Kids as young as 4 think thin is beautiful, suggesting that media associations of thinness with beauty sink in early.
The findings, published in March in the journal Body Image, aren't the first to show that kids develop opinions on body weight early. One study, published in 2010 in the journal Sex Roles, found that kids between the ages of 3 and 5 favor thinness. Young kids also consume lots of media: A 2010 study published in the Journal of Pediatrics found that 70 percent of preschoolers watch more TV and play more video and computer games than recommended by the American Academy of Pediatrics.
In the new study, Australian researchers asked 160 children and young adults to rank the attractiveness of female bodies. The participants were shown six images of the same black-clad woman of normal body weight according to Body Mass Index (BMI), a weight-height ratio used to indicate a person's fatness. In five of the images, the image had been altered the make the woman look thinner or fatter (her face was blotted out with a dark square).
Even the youngest 4-year-olds in the study ranked the "most beautiful" body as significantly thinner than the normal-weight original. On average, participants thought the prettiest body was the one that shaved about 5 percent off the width of the original. Meanwhile, the body ranked "most normal" was the original normal-BMI image.
Given findings that media exposure is linked to body-image issues in adults, one might expect kids to become progressively more enamored with thinness as they grow up and watch more TV and movies, wrote study author Felicity Brown, a doctoral student in psychology at the University of Queensland. Instead, young kids were as likely as adults to prefer thinner women. Children may have already gotten the media message about thinness before they even enter school, Brown wrote.
The findings raise concerns for children's own body images, given that 62 percent of adults in Australia end up overweight or obese according to a 2007-2008 national health survey. There are also implications for discrimination against the overweight, Brown wrote, especially considering earlier research finding that kids as young as 7 see obese people as "contagious" and best avoided. The psychological toll of a fat stigma can worsen an overweight person's health even further, past research shows.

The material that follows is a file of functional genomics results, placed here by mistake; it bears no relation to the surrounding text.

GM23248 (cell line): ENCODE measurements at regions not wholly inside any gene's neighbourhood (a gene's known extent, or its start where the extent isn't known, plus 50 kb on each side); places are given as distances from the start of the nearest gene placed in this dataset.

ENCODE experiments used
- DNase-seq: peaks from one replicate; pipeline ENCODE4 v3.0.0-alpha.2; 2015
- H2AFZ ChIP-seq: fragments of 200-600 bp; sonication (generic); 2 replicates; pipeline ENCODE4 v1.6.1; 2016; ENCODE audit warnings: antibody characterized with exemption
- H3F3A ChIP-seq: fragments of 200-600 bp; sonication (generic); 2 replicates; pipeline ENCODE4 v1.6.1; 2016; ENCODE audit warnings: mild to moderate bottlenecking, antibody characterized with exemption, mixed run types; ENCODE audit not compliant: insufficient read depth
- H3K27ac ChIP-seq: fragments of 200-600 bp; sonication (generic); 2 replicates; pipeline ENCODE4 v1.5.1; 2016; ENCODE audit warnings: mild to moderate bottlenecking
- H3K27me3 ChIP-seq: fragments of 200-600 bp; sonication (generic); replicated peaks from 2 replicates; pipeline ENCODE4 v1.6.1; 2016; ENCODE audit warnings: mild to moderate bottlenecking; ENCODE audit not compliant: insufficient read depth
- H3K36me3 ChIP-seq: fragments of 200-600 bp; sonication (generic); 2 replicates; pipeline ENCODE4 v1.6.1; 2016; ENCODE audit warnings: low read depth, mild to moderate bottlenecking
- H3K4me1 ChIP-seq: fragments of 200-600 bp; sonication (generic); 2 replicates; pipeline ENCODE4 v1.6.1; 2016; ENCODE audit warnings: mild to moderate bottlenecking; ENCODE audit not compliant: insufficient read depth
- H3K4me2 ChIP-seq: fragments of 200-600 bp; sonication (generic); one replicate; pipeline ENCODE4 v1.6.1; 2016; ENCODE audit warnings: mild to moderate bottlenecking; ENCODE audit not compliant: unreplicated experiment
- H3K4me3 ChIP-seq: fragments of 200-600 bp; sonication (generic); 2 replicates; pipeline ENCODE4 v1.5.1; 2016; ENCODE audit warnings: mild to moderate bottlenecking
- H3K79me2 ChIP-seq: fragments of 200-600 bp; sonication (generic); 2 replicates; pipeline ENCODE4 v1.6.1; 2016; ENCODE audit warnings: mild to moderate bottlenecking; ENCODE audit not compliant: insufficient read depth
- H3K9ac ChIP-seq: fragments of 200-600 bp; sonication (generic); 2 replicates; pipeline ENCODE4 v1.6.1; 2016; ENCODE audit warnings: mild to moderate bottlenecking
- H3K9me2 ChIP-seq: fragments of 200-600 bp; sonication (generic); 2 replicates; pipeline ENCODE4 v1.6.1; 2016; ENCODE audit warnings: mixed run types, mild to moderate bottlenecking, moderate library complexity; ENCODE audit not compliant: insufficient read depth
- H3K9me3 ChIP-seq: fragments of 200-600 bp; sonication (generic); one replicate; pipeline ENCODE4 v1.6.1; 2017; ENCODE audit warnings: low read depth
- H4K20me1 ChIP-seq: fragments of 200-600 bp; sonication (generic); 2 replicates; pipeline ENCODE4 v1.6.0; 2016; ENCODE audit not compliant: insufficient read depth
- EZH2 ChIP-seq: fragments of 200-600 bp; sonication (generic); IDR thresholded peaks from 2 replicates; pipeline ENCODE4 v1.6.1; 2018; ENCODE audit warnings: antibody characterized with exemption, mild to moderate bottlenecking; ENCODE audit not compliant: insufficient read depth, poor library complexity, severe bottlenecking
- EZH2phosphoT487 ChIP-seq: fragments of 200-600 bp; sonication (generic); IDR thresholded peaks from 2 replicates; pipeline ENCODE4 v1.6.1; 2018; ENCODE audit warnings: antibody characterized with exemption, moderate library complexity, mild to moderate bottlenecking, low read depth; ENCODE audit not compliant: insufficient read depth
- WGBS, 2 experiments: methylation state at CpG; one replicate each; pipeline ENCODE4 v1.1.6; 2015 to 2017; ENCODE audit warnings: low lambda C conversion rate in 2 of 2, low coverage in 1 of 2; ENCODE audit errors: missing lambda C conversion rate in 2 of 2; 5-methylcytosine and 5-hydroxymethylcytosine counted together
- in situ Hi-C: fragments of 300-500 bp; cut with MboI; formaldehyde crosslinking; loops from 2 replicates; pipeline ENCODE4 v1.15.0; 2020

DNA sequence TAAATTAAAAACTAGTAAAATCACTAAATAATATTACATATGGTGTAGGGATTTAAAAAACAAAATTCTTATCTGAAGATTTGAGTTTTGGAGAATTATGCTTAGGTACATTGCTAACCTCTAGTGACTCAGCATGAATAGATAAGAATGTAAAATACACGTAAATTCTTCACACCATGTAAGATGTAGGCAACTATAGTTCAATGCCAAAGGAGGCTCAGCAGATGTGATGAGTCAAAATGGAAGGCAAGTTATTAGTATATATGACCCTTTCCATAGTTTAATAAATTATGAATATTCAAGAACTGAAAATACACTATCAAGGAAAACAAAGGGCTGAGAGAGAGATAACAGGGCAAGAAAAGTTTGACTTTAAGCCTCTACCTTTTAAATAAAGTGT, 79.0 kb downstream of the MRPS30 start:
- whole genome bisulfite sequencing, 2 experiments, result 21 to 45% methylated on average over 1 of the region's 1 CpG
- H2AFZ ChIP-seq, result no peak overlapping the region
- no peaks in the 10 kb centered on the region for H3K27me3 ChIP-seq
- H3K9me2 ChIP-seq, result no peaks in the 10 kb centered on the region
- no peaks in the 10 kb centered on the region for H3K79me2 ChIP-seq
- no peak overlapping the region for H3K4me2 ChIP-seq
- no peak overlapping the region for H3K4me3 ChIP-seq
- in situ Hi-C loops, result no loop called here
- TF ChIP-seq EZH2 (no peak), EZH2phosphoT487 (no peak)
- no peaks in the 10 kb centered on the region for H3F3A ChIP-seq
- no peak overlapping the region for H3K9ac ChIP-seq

And while losing weight may have a health benefit for those who are overweight or obese, a fixation on thinness also comes with a price tag — distorted body image has been linked with anorexa nervosa and other eating disorders, which are on the rise in kids.
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Stephanie Pappas is a contributing writer for Live Science, covering topics ranging from geoscience to archaeology to the human brain and behavior. She was previously a senior writer for Live Science but is now a freelancer based in Denver, Colorado, and regularly contributes to Scientific American and The Monitor, the monthly magazine of the American Psychological Association. Stephanie received a bachelor's degree in psychology from the University of South Carolina and a graduate certificate in science communication from the University of California, Santa Cruz.